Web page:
Lancaster Civil Rights Attorney
Your civil rights are the rights that grant you political and social equality with others. You do not have to be a United States citizen to have civil rights – these rights are shared by all people currently in the country.
When one or more of your civil rights are violated, you can suffer financial, emotional, and physical damages. If this happens, you have the right to pursue compensation for these damages and justice for yourself by taking action against the party that committed the violation. The right legal action to take after a violation depends on the type of violation that occurred. For example, issues related to workplace misconduct are handled by the Equal Employment Opportunity Commission (EEOC) and when a police officer violates an individual’s rights, the individual can file a police misconduct claim.
Know your Civil Rights
It is important that you know your civil rights in all situations. These include, but are not limited to:
- Your right to free speech;
- Your right to freely assemble;
- Your right to avoid making statements that incriminate yourself during interactions with law enforcement; and
- Your right to be treated fairly in the hiring process and the workplace.
The Right to Free Speech
The First Amendment to the United States Constitution grants individuals the right to free speech, which means that the government cannot prohibit an individual from openly expressing him- or herself in most situations. The First Amendment also prohibits the federal government from establishing a state religion or prohibiting individuals from practicing their religions and expressing their religious beliefs.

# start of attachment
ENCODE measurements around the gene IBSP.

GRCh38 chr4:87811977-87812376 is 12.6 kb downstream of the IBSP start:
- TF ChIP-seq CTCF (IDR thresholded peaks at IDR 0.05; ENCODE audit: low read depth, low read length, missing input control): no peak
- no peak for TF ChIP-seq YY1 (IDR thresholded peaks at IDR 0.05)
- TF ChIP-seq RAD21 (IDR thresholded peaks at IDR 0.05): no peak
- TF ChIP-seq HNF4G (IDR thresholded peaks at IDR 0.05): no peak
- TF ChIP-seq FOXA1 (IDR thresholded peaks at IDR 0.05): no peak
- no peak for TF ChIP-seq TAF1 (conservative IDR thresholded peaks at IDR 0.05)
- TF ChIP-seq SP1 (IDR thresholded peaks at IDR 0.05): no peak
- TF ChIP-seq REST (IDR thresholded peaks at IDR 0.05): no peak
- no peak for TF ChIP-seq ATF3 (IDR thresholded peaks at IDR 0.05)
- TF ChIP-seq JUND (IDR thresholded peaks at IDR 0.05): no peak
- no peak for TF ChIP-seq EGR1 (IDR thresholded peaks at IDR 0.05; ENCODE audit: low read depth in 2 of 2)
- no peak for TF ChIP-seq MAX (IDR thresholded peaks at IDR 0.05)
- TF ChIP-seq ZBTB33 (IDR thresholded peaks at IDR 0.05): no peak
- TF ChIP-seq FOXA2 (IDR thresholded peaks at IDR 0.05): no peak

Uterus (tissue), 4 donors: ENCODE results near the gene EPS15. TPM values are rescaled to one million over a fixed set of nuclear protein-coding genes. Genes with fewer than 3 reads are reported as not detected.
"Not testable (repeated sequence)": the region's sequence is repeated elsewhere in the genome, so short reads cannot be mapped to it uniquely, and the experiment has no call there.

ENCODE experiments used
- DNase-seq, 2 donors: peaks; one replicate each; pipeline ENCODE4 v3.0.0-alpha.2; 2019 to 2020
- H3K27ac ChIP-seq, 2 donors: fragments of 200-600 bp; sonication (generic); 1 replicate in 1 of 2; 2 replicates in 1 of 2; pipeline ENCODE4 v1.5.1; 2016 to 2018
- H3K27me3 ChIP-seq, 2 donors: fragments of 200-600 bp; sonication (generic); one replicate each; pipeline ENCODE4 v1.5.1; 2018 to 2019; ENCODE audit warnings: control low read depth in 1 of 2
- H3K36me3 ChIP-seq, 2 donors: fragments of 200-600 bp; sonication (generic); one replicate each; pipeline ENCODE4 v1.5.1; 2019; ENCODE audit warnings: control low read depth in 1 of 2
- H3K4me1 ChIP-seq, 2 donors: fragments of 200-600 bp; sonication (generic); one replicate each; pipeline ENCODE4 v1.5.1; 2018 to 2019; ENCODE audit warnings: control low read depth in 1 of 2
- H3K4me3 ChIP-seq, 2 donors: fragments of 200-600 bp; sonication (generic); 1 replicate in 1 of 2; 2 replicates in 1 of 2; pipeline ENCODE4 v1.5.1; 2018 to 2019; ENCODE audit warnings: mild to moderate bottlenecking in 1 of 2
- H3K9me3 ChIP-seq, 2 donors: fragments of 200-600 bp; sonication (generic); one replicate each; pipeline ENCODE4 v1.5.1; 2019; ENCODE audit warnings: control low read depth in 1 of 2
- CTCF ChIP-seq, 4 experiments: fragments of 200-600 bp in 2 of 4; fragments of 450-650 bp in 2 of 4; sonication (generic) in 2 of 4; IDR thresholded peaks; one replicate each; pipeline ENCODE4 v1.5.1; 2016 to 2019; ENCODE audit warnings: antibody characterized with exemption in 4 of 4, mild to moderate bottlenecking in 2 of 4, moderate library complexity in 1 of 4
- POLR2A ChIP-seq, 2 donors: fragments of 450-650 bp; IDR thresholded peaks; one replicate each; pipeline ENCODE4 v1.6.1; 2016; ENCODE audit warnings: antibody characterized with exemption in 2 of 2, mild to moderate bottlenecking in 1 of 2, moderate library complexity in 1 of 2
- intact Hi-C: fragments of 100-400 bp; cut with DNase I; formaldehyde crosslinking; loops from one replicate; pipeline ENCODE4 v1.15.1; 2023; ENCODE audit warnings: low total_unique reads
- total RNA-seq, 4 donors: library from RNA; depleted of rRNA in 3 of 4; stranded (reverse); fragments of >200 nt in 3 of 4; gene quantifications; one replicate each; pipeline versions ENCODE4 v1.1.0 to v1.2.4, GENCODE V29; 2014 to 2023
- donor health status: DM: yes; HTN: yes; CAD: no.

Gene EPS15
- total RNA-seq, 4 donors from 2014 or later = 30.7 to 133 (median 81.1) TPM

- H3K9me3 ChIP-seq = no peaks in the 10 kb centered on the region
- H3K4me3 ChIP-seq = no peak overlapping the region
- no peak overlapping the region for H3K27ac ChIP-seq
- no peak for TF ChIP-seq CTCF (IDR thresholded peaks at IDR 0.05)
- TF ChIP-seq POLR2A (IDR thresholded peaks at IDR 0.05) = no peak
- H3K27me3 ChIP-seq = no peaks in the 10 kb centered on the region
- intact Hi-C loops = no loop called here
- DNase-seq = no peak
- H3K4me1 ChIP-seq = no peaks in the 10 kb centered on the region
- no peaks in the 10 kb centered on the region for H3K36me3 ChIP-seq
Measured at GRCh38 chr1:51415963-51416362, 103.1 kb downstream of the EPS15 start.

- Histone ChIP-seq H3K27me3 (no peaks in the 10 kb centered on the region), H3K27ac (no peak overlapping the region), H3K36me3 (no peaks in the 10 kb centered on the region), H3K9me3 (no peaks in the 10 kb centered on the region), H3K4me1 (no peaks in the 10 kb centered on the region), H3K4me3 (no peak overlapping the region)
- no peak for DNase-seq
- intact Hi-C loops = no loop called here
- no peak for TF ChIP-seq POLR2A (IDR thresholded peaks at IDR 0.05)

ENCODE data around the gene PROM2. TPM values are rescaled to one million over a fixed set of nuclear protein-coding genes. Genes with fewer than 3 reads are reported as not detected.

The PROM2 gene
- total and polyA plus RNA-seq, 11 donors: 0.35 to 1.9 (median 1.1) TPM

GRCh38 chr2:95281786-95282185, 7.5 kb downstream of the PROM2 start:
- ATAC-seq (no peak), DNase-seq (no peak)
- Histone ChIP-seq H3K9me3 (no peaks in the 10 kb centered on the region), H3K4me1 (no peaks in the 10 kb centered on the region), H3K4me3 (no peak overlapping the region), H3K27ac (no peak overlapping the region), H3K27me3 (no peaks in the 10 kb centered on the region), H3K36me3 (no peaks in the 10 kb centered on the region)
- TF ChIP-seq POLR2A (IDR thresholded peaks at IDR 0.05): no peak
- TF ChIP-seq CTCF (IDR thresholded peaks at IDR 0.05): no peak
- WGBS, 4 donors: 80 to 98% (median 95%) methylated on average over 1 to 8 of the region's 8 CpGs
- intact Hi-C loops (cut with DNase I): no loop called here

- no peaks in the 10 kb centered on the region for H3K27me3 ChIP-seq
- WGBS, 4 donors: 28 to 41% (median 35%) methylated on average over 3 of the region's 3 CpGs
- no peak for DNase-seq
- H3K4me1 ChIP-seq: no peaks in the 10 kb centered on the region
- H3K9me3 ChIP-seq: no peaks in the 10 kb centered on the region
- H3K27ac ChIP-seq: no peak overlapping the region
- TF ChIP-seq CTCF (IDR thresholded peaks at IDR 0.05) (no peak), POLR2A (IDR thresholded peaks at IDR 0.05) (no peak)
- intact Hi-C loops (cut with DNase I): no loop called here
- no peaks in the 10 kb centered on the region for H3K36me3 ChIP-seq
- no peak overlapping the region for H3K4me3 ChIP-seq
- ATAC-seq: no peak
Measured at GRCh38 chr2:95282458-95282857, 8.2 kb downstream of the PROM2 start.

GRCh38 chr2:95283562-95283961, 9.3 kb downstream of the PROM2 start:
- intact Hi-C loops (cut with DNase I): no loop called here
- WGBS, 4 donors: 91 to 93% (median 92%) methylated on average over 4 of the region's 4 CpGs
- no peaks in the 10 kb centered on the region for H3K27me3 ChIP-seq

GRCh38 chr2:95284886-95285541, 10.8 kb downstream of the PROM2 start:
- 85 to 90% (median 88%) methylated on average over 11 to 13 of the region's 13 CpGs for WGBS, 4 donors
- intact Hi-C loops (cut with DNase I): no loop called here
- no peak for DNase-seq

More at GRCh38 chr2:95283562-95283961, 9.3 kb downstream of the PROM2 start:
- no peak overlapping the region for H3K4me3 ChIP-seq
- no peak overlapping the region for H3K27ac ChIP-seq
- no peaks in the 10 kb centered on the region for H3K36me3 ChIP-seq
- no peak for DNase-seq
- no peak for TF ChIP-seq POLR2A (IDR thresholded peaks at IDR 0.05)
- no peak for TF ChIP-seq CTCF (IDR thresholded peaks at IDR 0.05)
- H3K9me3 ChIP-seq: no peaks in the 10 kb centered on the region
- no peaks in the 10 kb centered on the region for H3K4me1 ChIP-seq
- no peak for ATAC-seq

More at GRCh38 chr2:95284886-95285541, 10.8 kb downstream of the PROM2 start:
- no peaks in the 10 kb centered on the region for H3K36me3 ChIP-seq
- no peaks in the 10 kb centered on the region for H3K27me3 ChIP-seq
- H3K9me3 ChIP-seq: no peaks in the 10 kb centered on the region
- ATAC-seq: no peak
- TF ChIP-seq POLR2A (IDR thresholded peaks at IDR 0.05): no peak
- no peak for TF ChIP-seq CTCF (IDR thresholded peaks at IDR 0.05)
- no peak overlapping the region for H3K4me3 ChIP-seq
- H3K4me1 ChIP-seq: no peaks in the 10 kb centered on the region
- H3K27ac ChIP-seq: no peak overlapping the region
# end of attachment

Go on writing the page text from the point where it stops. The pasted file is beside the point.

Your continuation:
The Right to Fair Treatment by Police
Although officers may use force to restrain individuals under arrest, they cannot use excessive force. Excessive force is defined as physical force that goes beyond what is necessary to restrain the individual, which depends on the details of the situation. For example, using a taser on a peaceful demonstrator may be deemed to be excessive force, whereas using the taser on a violent individual believed to be a hazard to others generally would not be.
Other civil rights regarding police interactions include the right to refuse to comply with a search if the officer does not have a valid search warrant, the right to refuse to answer an officer’s questions, and the right to seek legal counsel before interacting with police.
Discrimination and Civil Rights
Discrimination is the unfair treatment of an individual based on his or her race, sex, religion, ethnicity,
national origin, or disability. In the workplace, this means employers cannot overlook an individual for employment or promotion based on one of these factors, nor can they terminate or segregate employees based on them.
The Fair Housing Act also makes it illegal for landlords, realtors, and mortgage lenders to discriminate against prospective buyers, borrowers, and tenants based on these factors.
Work with an Experienced Lancaster Civil Rights Attorney
Protect your civil rights by working with an experienced civil rights attorney to take action after a violation. To learn more and start developing your case, contact our team at Marshall & Forman, LLC today to schedule your initial consultation with us.